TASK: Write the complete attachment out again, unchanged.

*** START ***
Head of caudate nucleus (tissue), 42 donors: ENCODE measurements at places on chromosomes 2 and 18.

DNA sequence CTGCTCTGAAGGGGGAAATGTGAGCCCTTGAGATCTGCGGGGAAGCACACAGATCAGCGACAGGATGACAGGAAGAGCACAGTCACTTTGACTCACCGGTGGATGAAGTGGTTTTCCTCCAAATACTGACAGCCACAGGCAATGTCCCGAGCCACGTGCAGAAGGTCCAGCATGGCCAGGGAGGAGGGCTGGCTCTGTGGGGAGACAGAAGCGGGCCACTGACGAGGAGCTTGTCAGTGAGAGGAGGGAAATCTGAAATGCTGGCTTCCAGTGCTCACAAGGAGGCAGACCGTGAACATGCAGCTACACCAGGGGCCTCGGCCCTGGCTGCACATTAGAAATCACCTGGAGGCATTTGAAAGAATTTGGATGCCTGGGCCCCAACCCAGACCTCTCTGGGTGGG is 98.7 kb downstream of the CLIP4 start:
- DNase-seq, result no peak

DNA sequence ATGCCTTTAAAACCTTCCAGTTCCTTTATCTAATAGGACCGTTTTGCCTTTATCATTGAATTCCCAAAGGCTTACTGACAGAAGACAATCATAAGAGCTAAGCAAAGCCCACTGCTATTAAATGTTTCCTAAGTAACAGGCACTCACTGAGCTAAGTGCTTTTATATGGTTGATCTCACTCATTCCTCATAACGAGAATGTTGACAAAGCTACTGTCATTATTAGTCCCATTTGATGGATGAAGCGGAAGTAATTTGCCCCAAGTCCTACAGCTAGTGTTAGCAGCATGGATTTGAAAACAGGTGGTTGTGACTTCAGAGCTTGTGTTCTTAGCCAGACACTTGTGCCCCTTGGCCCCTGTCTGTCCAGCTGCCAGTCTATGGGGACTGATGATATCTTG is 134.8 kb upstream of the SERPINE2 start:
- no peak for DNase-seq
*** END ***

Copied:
Head of caudate nucleus (tissue), 42 donors: ENCODE measurements at places on chromosomes 2 and 18.

DNA sequence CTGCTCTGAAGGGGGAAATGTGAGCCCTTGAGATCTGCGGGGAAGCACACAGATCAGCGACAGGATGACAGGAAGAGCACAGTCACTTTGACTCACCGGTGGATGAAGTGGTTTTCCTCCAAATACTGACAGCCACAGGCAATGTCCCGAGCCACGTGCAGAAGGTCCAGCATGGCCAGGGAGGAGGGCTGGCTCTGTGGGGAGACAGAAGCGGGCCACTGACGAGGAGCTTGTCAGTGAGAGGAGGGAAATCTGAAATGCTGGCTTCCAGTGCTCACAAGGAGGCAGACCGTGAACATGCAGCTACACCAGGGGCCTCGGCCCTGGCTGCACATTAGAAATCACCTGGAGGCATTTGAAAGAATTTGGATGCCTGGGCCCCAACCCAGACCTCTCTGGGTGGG is 98.7 kb downstream of the CLIP4 start:
- DNase-seq, result no peak

DNA sequence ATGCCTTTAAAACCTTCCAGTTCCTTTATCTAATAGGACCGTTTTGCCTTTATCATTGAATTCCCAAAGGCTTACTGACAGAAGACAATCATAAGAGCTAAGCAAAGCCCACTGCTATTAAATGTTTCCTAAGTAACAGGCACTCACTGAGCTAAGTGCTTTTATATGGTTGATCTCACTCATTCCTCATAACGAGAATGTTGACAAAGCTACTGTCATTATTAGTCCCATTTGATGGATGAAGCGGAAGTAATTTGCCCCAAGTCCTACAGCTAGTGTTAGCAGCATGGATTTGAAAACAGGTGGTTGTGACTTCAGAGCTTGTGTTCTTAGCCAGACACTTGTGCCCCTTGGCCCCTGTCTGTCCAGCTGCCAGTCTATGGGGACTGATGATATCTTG is 134.8 kb upstream of the SERPINE2 start:
- no peak for DNase-seq